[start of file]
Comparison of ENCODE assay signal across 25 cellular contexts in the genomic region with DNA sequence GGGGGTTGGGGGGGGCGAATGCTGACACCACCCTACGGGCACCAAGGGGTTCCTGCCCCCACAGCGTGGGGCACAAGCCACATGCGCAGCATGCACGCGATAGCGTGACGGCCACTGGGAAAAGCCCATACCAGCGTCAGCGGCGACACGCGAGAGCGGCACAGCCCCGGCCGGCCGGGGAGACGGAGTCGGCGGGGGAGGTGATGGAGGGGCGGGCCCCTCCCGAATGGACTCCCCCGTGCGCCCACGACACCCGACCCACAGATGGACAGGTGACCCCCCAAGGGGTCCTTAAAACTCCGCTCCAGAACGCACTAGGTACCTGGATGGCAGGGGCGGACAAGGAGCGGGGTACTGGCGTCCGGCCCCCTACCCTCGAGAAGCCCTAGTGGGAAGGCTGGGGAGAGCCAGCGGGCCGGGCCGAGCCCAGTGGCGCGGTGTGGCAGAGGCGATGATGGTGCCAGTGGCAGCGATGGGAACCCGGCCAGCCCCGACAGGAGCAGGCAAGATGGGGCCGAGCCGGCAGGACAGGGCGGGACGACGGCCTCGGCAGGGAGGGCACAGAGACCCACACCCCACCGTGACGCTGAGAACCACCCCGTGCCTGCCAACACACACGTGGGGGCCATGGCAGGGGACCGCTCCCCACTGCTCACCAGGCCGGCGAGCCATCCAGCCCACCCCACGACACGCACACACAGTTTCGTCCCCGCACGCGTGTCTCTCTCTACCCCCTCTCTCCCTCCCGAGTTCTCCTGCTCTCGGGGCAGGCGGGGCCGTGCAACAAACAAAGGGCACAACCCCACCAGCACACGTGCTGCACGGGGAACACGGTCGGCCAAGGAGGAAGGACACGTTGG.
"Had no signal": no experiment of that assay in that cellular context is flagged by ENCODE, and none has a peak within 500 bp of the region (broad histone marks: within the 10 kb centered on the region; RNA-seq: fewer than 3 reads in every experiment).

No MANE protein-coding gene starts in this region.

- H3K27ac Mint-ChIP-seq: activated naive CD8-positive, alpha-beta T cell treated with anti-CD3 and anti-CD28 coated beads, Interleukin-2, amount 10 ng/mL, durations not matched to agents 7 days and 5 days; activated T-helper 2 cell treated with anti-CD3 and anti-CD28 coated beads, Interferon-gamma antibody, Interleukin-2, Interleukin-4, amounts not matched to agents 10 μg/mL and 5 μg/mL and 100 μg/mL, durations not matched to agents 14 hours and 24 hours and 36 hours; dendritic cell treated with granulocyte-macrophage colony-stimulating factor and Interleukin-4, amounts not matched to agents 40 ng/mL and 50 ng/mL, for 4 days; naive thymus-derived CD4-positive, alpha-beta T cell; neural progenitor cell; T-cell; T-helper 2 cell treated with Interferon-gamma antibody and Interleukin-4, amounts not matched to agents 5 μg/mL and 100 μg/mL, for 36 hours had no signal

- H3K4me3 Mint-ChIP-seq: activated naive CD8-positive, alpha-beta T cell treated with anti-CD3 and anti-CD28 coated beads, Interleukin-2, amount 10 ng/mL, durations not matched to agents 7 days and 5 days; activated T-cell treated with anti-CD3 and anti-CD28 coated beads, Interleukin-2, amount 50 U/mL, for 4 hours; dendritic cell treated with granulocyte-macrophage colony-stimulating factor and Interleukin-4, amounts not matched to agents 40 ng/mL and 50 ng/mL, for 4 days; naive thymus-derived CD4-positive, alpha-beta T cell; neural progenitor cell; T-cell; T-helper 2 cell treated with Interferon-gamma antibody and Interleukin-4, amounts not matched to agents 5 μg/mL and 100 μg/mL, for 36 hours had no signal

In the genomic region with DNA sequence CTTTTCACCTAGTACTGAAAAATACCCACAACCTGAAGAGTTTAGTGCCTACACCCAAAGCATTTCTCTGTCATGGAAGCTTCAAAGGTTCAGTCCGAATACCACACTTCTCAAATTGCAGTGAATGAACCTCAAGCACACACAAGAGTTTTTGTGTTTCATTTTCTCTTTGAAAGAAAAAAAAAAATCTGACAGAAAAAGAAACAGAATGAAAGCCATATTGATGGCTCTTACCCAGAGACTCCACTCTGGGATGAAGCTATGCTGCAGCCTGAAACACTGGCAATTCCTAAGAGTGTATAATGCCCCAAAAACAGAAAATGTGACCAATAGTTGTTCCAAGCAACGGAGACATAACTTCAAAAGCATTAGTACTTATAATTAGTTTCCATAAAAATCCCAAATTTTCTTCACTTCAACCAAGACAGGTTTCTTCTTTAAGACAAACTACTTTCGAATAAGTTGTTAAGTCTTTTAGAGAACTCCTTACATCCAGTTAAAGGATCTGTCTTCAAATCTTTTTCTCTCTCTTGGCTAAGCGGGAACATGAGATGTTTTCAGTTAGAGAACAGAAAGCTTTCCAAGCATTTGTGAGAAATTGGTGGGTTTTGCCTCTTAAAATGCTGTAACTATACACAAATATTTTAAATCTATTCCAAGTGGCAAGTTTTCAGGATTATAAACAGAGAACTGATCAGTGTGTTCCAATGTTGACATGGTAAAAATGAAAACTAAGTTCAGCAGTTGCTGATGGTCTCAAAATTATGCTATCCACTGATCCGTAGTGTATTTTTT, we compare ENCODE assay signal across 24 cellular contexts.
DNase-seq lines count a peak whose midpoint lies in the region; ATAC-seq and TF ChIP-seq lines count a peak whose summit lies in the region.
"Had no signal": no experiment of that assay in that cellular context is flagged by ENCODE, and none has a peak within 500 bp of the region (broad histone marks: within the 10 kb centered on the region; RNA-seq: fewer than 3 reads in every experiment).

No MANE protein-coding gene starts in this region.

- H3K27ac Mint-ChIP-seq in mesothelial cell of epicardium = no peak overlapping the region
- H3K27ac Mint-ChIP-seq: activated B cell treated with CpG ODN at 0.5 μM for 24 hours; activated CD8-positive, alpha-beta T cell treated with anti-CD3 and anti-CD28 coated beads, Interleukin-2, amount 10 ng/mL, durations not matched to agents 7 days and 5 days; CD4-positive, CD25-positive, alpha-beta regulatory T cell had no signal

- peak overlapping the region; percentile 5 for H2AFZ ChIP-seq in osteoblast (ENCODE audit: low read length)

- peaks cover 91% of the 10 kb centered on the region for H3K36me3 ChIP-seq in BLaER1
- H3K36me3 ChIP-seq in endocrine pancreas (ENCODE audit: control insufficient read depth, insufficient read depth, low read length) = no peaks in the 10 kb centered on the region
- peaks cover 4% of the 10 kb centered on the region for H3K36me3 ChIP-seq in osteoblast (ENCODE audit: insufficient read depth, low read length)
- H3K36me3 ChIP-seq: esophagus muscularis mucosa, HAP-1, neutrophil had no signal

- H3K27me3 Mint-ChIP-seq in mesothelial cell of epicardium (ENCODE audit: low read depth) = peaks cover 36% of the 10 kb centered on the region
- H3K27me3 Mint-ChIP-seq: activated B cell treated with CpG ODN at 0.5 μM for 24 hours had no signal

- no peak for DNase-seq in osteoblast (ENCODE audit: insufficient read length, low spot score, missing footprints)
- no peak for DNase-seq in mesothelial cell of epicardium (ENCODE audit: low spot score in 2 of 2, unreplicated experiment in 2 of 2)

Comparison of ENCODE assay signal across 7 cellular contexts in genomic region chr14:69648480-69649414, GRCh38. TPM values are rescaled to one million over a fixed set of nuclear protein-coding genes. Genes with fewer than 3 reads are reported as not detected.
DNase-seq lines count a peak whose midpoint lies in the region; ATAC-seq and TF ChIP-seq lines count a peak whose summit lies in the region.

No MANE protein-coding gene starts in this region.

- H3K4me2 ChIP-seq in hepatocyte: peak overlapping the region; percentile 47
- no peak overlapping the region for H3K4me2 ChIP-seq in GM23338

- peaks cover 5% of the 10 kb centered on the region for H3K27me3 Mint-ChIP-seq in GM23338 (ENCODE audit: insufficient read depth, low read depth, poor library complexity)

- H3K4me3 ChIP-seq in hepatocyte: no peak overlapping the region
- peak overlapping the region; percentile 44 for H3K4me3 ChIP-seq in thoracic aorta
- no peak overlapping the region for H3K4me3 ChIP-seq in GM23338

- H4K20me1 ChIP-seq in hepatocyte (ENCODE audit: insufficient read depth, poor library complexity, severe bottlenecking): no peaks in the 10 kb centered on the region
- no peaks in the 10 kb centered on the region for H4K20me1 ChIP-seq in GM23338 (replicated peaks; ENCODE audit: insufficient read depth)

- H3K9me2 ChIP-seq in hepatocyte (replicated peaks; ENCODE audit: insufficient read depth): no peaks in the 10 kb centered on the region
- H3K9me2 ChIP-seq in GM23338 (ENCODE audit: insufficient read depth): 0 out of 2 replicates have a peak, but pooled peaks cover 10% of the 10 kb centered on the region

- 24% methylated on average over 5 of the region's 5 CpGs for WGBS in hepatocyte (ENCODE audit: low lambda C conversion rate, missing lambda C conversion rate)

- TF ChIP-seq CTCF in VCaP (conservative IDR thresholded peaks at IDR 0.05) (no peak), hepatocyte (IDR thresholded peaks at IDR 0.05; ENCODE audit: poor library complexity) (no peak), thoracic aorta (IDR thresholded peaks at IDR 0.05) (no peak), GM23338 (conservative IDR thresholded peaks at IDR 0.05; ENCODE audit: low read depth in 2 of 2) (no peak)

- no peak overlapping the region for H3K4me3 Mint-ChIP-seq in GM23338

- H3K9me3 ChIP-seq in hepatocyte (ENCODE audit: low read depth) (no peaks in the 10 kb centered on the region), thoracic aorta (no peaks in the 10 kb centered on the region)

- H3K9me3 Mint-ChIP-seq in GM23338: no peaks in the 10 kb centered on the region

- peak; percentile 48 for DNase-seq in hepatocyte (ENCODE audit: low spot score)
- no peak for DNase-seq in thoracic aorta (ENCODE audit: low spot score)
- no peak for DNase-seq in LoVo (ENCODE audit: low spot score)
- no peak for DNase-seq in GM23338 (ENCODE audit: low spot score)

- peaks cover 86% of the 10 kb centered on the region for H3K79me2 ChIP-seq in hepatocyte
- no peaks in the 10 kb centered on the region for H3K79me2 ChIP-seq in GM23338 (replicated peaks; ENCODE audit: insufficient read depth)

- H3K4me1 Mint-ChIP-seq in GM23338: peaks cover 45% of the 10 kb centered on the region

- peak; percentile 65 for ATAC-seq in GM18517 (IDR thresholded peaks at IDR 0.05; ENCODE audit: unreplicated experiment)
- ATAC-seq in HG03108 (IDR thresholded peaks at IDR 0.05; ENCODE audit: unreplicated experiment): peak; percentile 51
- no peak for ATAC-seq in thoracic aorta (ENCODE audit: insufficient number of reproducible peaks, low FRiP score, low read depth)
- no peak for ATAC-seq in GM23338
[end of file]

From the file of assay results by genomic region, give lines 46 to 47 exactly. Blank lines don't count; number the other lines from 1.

- peak; percentile 65 for ATAC-seq in GM18517 (IDR thresholded peaks at IDR 0.05; ENCODE audit: unreplicated experiment)
- ATAC-seq in HG03108 (IDR thresholded peaks at IDR 0.05; ENCODE audit: unreplicated experiment): peak; percentile 51